Will my privet cuttings make it?

Hi all,

I've tried to propagate some privet cuttings as a little project to replace a bit of dead hedge. I used milk containers gave the cuttings about 6-8 weeks in a closed environment.

I'm left with the following, I reckon there are maybe 5 thriving cuttings, 5 maybes and 3 no hopers.

Ive been giving them limited exposure to direct sunlight (gradually increasing) and loads of water. I was wondering if that sounded like a reasonable plan, and what my chances were of a few staying alive? Also how long before they would need repotted (probably wouldn't be planting until next spring ideally.

Total novice to feel free to tell me what I've done wrong! All comments welcome.









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Replies

  • Martin_the_UnjustMartin_the_Unjust Forumite
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    I think privet is pretty bomb proof but you may want to think about giving them a good feed of a general fertiliser regularly.
  • ApodemusApodemus Forumite
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    Looking pretty healthy, so I’d stick with the current regime!  ...although I have the opposite problem and wish I could get rid of the self-seeded privet that is growing up through all my non-privet hedges.
  • mdori003mdori003 Forumite
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    Cheers, I'll look into fertiliser.
    Reckon the container sizes will do for a year? (There's obviously a little bit of a mix of sizes in the picture)
  • Martin_the_UnjustMartin_the_Unjust Forumite
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    General rule of thumb, 'pot on when the plant is twice as high as the pot'
  • twopennytwopenny Forumite
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    Just for the future the best time to take cuttings is from Sept - Nov. That will get best results and you don't have to fiddle with sunlight and watering.
    They look decent though. Good job there as you were dealing with the summer.

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  • mdori003mdori003 Forumite
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    The update that no one asked for; privet thriving!
    General rule of thumb, 'pot on when the plant is twice as high as the pot'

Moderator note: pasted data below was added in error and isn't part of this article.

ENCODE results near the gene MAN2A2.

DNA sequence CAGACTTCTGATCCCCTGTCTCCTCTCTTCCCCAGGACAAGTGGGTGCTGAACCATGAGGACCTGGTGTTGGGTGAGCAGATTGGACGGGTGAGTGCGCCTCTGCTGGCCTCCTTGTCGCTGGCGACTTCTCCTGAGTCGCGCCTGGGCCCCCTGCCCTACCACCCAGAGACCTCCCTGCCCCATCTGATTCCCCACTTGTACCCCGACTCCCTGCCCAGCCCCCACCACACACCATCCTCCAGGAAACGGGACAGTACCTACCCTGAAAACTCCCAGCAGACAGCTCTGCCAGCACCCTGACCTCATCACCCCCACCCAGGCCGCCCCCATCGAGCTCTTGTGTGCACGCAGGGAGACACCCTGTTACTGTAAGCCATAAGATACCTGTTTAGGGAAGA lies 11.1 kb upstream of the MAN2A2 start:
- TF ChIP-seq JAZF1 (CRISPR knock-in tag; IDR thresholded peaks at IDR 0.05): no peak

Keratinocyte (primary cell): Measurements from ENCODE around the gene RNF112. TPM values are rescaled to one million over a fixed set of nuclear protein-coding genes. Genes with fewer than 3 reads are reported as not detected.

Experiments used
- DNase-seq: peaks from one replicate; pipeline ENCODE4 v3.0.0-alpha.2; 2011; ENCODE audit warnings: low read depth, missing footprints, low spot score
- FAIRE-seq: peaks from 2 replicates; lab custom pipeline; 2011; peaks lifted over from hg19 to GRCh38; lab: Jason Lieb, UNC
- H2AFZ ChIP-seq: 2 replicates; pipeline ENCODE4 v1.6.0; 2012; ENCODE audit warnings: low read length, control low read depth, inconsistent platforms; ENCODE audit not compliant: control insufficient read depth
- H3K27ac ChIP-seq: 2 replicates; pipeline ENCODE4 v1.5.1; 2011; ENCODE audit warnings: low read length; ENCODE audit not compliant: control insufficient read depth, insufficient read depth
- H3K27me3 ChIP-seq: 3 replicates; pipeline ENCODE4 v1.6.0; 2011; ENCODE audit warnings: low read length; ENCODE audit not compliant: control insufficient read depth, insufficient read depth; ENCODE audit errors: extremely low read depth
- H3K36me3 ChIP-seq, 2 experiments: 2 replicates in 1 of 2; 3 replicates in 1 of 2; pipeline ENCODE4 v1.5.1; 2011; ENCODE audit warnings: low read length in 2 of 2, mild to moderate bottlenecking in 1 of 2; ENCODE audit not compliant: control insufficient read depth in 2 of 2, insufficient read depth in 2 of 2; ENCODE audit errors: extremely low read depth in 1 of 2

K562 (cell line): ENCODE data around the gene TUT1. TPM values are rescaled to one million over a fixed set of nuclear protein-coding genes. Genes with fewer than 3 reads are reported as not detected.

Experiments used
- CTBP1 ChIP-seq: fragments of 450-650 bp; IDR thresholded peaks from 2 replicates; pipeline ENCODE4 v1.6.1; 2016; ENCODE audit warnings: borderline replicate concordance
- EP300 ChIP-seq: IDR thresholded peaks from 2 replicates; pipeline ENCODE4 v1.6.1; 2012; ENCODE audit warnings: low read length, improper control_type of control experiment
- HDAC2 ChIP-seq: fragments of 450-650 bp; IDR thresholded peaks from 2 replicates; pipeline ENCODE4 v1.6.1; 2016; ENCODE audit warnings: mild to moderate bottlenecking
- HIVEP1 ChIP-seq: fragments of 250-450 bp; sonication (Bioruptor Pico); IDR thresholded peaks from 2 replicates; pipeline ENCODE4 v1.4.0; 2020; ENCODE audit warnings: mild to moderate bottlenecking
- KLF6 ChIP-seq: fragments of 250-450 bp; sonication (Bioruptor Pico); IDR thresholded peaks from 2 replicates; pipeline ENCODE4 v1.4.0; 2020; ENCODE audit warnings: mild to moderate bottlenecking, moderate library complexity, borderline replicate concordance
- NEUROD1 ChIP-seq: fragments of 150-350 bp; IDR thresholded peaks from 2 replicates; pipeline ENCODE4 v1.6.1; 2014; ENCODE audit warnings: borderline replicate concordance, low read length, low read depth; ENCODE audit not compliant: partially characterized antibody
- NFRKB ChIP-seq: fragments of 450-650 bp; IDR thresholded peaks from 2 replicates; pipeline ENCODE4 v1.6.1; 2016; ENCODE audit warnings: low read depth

I'm guessing at some point I'll have to plant these somewhere temporarily (I want them to get to at least a metre (ideally a fair bit more) before I rip out the old section of hedge?

    twopenny said:
    Just for the future the best time to take cuttings is from Sept - Nov. That will get best results and you don't have to fiddle with sunlight and watering.
    They look decent though. Good job there as you were dealing with the summer.
    I'm going to take some more cuttings shortly - I'm guessing it's the same techniques for growing them? (plastic milk containers worked very well)

    Thanks again!

  • DavesnaveDavesnave Forumite
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    Put them around the edge of the container next time; extra air aids rooting. Also,you could easily get 3 or 4 in a milk container or other pot that size. Using a huge pot to a small cutting is not only wasteful, it's counter productive, as the compost may go sour with so few roots (and hence biological activity) in it.
    Many outdoor cuttings done now in a sheltered place should root by late spring 2021, effectively managing themselves. :)
  • mdori003mdori003 Forumite
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    Davesnave said:
    Put them around the edge of the container next time; extra air aids rooting. Also,you could easily get 3 or 4 in a milk container or other pot that size. Using a huge pot to a small cutting is not only wasteful, it's counter productive, as the compost may go sour with so few roots (and hence biological activity) in it.
    Many outdoor cuttings done now in a sheltered place should root by late spring 2021, effectively managing themselves. :)
    Thanks- yes sorry initially there were 3 cuttings per milk carton and I moved the ones that took into their own pots after 2/3 months.

    I had also been using a closed environment (i.e cutting the milk container in half then taping tightly closed again) is that not really necessary? I don't really need much more in any case it's more experimentation at this point as I want to try the fresh compost bin contents out! I also used a rooting hormone last time but might do half without to see how much it is needed.
  • KatiehoundKatiehound Forumite
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    I find that if I put several evergreen cuttings round/near the edge of a clay pot in the autumn several will root- I don't bother with rooting hormone. Another thing that sometimes seems to aid growth- don't ask me why!- is a small plant already thriving- even a weed! Put the pots in a sheltered spot and ... wait.
    Privet? hate the stuff!!!

    I'm thinking that once they get to a reasonable size you could put them in a trench for the winter? That's how I've bought plants in the past from garden centres in spring. Just thinking it would free up pot space.
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  • twopennytwopenny Forumite
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    I'm really impressed by the attention you're giving them. Working though they look healthy.
    I used to take hardwood cuttings and just stick them in a semi shaded bed somewhere during the autumn and 9 out of 10 would root with not feed or rooting powder. Perhaps try both methods and see what you think. It's all a learning curve and knowledge is seldom wasted :)


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